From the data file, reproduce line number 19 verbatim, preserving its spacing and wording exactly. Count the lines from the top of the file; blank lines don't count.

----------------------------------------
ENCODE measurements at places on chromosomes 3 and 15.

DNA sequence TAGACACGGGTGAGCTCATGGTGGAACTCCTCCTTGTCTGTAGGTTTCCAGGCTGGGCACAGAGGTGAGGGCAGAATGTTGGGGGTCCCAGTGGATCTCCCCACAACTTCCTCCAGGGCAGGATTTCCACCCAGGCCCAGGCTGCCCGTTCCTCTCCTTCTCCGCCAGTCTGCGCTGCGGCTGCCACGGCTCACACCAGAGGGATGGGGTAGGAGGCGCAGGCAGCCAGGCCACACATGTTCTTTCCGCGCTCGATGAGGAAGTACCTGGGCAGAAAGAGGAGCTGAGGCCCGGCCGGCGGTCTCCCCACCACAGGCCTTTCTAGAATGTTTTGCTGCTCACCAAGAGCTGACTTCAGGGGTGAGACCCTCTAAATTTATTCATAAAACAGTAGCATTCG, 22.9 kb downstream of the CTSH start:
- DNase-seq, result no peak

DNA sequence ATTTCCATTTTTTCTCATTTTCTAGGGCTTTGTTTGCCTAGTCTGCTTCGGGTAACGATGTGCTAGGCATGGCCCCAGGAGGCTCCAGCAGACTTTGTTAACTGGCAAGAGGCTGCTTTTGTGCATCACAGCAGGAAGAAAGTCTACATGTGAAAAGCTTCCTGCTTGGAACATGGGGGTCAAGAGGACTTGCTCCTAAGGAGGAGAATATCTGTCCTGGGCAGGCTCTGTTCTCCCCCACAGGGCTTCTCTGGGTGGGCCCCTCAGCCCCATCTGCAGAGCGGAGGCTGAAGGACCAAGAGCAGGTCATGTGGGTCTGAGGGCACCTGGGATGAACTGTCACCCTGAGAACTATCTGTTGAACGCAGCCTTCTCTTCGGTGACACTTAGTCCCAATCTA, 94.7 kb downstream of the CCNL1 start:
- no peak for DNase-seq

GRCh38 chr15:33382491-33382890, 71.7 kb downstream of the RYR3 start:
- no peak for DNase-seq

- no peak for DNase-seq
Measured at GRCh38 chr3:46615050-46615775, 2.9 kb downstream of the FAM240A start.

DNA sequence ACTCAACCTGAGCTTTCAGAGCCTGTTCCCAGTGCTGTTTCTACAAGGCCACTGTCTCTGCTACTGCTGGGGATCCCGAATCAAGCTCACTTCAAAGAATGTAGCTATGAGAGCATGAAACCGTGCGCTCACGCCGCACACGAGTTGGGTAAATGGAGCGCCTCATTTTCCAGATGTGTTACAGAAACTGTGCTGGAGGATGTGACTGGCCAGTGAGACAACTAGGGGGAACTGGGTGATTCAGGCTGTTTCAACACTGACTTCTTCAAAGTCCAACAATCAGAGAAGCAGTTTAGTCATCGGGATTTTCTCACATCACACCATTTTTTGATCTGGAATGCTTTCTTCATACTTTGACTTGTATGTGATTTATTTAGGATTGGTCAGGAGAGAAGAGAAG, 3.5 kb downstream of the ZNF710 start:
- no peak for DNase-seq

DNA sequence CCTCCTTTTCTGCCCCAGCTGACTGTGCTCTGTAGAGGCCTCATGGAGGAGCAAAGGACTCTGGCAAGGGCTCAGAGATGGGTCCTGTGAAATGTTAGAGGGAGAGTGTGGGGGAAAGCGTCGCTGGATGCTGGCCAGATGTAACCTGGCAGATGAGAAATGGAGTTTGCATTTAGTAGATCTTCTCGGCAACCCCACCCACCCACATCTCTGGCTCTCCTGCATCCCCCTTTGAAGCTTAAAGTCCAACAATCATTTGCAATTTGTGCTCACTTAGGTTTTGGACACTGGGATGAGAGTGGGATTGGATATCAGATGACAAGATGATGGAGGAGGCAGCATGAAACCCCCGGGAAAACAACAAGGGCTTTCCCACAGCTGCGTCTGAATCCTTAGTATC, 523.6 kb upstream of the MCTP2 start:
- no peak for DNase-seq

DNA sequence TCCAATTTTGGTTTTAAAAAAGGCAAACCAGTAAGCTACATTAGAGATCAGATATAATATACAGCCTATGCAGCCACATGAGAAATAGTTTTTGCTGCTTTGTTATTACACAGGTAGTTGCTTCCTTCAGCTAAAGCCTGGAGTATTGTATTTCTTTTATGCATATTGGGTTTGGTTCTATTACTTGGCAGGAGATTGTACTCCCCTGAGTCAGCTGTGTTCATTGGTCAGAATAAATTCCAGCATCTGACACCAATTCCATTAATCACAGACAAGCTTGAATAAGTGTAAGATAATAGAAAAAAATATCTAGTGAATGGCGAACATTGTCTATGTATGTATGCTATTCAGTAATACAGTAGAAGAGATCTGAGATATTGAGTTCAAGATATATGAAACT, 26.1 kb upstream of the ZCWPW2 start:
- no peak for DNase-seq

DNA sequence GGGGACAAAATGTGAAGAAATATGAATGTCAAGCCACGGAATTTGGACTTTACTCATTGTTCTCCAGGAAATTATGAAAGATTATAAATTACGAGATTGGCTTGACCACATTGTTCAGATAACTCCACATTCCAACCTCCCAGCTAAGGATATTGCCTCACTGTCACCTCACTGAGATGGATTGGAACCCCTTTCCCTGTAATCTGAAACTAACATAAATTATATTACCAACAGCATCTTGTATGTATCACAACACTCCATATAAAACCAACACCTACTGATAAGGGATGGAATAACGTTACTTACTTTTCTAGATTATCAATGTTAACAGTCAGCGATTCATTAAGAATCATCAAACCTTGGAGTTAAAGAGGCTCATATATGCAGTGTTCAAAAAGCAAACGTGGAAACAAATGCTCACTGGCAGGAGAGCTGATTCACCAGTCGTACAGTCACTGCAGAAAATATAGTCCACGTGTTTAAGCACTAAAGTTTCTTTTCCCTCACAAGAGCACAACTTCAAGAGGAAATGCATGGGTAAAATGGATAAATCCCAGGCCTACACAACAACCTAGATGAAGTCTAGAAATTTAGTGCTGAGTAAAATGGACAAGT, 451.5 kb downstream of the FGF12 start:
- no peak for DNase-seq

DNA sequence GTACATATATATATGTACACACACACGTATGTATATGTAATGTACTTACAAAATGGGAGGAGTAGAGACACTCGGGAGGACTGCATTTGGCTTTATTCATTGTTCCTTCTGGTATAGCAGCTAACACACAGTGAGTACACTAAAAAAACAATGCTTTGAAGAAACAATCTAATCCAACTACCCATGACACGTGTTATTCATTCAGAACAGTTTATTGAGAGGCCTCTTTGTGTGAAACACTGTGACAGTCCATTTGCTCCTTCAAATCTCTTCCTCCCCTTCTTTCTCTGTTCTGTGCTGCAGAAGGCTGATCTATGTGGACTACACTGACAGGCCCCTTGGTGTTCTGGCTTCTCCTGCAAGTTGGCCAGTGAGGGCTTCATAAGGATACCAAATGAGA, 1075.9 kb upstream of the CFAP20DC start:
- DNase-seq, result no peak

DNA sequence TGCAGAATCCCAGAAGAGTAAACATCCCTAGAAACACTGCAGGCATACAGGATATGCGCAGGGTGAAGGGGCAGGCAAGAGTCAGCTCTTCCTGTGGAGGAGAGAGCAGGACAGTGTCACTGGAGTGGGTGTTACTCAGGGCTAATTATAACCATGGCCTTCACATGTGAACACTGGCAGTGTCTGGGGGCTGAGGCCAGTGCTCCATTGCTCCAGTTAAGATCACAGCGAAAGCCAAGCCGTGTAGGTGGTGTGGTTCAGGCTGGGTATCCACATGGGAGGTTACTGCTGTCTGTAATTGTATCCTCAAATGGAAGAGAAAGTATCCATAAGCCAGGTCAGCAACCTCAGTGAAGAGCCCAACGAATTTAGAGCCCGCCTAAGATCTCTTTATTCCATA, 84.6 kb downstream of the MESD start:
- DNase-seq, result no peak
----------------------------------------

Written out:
- DNase-seq, result no peak